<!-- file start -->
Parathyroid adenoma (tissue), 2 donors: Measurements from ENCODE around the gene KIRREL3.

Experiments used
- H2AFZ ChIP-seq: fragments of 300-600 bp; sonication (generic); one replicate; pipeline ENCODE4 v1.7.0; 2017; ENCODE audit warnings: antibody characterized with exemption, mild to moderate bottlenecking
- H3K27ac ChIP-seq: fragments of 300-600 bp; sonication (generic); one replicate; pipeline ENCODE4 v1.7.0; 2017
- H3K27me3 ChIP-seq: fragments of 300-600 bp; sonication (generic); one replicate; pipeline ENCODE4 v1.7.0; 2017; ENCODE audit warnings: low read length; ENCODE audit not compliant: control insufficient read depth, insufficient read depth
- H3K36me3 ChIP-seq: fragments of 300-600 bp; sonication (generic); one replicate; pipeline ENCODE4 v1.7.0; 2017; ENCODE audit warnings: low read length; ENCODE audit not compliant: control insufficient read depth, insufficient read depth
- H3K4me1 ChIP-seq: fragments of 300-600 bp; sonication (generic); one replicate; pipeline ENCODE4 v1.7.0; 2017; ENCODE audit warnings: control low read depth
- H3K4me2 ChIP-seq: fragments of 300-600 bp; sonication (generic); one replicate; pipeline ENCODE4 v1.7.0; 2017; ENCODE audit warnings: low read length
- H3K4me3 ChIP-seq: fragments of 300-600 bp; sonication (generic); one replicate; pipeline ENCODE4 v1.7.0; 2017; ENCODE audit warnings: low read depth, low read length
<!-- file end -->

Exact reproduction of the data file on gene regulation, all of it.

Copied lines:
Parathyroid adenoma (tissue), 2 donors: Measurements from ENCODE around the gene KIRREL3.

Experiments used
- H2AFZ ChIP-seq: fragments of 300-600 bp; sonication (generic); one replicate; pipeline ENCODE4 v1.7.0; 2017; ENCODE audit warnings: antibody characterized with exemption, mild to moderate bottlenecking
- H3K27ac ChIP-seq: fragments of 300-600 bp; sonication (generic); one replicate; pipeline ENCODE4 v1.7.0; 2017
- H3K27me3 ChIP-seq: fragments of 300-600 bp; sonication (generic); one replicate; pipeline ENCODE4 v1.7.0; 2017; ENCODE audit warnings: low read length; ENCODE audit not compliant: control insufficient read depth, insufficient read depth
- H3K36me3 ChIP-seq: fragments of 300-600 bp; sonication (generic); one replicate; pipeline ENCODE4 v1.7.0; 2017; ENCODE audit warnings: low read length; ENCODE audit not compliant: control insufficient read depth, insufficient read depth
- H3K4me1 ChIP-seq: fragments of 300-600 bp; sonication (generic); one replicate; pipeline ENCODE4 v1.7.0; 2017; ENCODE audit warnings: control low read depth
- H3K4me2 ChIP-seq: fragments of 300-600 bp; sonication (generic); one replicate; pipeline ENCODE4 v1.7.0; 2017; ENCODE audit warnings: low read length
- H3K4me3 ChIP-seq: fragments of 300-600 bp; sonication (generic); one replicate; pipeline ENCODE4 v1.7.0; 2017; ENCODE audit warnings: low read depth, low read length